Flowering Cherries: Everything You Ever Wanted to Know
Spring is on the horizon and with that comes colorful blooms, pinks to purples to blues and beyond. But one of the most iconic blooms? The Flowering Cherry.
Spring is on the horizon and with that comes colorful blooms, pinks to purples to blues and beyond. But one of the most iconic blooms? The Flowering Cherry. Especially since the National Cherry Blossom Festival is only a few weeks away in Washington, D.C., where the iconic pink hues of the Flowering Cherry Tree reign supreme.
But asides from its good looks, the Flowering Cherry Tree boasts a lot to love. Longer blooming time, cold hardiness, strong and easy growth, just to name a few of its one-of-a-kind features. And with our buying guide tips and tricks, planting and growing a Flowering Cherry of your own is even more effortless. Check out why we love the Flowering Cherry below...and why it's a must-have for your own landscape!
Choosing Your Tree
Though each Flowering Cherry variety is known by its enduring flowers, rich color and easy growth, there are multiple subtypes, each with a touch of unique flair. From the deep tones of the Kwanzan to the weeping branches of the Pink Weeping Cherry, there's a variety for any landscape need.
Easily the showiest of all Flowering Cherries, the Kwanzan's blooms aren't just pink but "double pink," meaning you get twice as many petals and twice as many blooms.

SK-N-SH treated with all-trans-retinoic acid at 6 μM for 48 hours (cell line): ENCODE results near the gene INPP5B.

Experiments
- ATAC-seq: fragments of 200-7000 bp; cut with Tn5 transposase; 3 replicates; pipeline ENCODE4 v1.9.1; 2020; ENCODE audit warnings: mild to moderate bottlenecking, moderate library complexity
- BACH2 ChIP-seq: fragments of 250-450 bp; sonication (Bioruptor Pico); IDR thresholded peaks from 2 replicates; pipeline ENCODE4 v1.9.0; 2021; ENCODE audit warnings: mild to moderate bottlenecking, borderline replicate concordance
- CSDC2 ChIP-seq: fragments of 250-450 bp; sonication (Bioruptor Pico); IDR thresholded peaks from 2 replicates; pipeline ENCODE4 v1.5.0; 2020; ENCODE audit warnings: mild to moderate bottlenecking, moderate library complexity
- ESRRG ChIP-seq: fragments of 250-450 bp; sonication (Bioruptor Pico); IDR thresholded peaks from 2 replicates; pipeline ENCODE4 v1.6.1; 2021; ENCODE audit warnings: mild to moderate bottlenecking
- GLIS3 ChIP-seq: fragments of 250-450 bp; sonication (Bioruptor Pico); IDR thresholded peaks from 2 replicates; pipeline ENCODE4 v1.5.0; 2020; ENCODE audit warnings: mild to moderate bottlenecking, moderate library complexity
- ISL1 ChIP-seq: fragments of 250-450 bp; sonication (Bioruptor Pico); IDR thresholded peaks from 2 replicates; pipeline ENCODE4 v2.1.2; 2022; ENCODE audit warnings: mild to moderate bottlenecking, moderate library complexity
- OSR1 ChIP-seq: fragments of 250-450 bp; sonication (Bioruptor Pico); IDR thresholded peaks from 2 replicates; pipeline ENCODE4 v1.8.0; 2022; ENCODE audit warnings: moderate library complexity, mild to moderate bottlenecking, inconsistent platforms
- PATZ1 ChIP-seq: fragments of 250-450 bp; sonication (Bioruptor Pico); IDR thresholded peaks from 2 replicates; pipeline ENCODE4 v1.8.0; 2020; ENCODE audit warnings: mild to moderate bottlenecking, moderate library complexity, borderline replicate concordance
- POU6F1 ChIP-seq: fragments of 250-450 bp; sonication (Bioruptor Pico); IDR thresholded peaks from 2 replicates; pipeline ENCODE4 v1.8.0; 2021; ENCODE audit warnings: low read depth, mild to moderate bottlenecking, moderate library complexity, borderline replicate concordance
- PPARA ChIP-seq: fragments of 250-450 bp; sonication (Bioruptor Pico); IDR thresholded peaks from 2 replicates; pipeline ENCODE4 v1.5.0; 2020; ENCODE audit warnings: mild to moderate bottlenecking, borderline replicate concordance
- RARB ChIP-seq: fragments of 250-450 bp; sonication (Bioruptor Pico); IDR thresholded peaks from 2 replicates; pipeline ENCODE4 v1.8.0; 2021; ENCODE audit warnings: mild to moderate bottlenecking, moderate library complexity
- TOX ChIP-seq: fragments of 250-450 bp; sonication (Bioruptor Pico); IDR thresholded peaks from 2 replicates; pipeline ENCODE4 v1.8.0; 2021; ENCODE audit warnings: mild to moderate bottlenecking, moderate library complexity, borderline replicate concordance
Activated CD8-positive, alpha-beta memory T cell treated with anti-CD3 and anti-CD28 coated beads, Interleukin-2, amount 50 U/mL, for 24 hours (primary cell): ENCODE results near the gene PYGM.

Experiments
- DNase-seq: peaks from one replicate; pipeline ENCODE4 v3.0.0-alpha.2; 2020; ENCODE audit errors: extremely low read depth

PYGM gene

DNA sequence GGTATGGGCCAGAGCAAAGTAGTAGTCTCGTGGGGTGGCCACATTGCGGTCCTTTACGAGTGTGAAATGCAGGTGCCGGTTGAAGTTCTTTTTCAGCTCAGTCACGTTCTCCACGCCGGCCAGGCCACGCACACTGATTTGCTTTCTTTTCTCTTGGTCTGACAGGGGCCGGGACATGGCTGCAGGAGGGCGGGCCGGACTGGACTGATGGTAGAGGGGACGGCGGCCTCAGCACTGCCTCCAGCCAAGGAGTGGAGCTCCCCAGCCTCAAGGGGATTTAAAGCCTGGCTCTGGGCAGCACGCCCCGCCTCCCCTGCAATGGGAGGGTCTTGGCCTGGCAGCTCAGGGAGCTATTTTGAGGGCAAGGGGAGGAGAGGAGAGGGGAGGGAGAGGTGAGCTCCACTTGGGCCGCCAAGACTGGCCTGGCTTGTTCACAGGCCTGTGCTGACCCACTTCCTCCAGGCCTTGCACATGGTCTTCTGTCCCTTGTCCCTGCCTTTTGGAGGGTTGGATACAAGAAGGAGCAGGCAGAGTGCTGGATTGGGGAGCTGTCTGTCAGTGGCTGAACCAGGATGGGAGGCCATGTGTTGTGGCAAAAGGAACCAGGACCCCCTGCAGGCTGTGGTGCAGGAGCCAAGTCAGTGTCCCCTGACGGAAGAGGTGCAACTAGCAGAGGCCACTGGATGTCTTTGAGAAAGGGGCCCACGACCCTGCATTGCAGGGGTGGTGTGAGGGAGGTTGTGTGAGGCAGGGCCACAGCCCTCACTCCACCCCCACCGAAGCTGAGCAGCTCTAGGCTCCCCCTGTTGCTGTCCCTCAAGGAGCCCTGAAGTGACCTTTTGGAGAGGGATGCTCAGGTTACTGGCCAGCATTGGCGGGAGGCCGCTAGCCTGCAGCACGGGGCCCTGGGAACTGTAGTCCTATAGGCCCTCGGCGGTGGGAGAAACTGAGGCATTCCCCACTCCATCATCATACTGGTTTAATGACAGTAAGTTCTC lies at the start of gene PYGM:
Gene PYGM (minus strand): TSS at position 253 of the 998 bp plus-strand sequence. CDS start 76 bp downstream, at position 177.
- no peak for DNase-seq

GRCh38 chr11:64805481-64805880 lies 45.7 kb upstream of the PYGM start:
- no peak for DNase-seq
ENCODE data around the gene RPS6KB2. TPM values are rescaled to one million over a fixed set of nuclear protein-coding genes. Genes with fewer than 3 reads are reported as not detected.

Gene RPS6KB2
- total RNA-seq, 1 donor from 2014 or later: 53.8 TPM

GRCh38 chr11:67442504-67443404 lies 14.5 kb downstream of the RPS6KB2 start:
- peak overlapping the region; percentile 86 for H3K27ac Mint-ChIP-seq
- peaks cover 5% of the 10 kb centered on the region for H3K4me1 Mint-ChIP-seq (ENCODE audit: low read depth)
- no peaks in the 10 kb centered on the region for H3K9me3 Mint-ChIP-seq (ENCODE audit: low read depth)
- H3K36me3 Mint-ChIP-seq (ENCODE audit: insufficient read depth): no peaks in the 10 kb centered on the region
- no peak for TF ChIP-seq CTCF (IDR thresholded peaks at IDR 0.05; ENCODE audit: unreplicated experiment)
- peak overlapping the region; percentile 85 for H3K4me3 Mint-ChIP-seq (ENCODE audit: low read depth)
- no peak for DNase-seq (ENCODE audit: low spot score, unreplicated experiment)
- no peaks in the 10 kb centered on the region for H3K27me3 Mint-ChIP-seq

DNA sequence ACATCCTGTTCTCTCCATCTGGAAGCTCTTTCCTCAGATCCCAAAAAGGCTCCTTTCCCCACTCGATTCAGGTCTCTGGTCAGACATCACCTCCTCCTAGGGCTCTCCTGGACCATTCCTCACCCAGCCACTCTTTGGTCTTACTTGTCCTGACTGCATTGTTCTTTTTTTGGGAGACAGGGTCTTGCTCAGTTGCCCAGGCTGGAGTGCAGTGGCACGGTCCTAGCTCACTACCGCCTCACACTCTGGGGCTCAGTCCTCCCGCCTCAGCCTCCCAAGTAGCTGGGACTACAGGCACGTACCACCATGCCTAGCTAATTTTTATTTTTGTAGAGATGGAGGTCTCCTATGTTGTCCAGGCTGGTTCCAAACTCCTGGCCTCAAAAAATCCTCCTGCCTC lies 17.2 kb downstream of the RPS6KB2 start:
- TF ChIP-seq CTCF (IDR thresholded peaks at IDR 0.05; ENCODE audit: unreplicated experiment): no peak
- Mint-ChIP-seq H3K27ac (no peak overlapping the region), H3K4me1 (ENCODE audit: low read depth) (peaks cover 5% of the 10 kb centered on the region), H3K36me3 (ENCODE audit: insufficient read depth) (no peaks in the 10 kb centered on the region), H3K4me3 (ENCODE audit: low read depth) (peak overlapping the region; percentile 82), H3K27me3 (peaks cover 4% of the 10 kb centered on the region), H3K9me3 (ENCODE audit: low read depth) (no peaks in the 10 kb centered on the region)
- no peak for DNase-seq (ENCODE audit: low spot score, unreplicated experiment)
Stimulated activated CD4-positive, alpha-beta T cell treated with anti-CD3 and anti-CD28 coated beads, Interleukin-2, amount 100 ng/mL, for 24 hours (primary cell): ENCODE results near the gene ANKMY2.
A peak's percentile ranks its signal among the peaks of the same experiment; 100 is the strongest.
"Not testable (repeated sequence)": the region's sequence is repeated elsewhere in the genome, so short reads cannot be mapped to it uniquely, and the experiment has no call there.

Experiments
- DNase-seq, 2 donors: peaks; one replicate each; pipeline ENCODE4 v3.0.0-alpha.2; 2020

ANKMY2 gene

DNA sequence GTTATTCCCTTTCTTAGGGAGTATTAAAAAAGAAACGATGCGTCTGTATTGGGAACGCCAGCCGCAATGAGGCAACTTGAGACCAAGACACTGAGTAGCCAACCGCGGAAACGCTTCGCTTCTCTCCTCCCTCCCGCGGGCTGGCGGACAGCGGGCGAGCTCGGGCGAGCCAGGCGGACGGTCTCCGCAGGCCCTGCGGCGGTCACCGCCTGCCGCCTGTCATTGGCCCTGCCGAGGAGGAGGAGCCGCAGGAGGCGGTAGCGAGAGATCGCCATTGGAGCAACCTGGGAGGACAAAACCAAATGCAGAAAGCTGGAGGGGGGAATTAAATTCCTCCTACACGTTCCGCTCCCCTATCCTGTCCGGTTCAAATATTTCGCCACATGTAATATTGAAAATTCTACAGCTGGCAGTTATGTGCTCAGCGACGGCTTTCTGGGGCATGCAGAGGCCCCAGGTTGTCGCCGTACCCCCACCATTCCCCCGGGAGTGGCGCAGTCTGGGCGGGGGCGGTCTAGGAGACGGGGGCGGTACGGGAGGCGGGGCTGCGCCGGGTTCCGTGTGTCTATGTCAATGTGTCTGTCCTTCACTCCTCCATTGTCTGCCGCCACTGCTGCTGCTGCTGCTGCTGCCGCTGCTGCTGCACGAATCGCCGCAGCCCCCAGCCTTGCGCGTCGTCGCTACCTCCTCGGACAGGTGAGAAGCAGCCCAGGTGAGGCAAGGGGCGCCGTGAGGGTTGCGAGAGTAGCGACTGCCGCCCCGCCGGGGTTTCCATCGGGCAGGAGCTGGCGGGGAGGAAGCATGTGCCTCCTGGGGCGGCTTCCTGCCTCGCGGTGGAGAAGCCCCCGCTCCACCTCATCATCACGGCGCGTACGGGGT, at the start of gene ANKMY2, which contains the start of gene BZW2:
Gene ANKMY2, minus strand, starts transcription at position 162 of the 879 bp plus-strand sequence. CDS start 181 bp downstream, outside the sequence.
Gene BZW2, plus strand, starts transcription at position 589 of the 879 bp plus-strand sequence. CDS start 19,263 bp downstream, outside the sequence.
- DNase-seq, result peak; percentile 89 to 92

Plus, the Kwanzan Cherry Tree blooms in large clusters of 3 to 5 flowers, making them the thickest of all pink flowering trees with a look similar to carnations.
The Autumn Cherry boasts semi-double blooms as well, bursting with color in the springtime. But what makes this tree so unique is that its flowers appear again in the fall and during warm winters, when other trees are usually dormant or losing their leaves.
The Yoshino is set apart bu its stunning white blossoms, an abundance of which emerge in the spring. Even better is its exotic branching pattern complemented by its pure white cloud of delicate flowers. Basically, the Yoshino is like springtime on parade, especially since it's drought resistant and adapts well to an array of soil types.
Not only does this Flowering Cherry varieties explode with classic color, but it also features branches that grow upright and then gracefully cascade. And it fits right into small spaces or large landscapes, reaching a maximum possible height of 30 feet.
Luckily, once you've selected your Flowering Cherry Tree, it doesn't take much to start. Start by choosing an area with full to partial sun and well-drained soil. When we say full to partial sun, we mean any locale that receives about 4 to 8 hours of sunlight per day. As long as your Flowering Cherry gets adequate sunlight and drainage, you're good to go.
Once you've scouted your chosen area and selected your favorite Flowering Cherry, it’s easy to plant your trees.
Dig your hole just as deep and twice as wide as the tree's root ball. You’ll want to keep the crown, or tip of the root ball, of the tree roughly an inch above the surrounding soil's level. Add a bit more dirt to the mound underneath if necessary.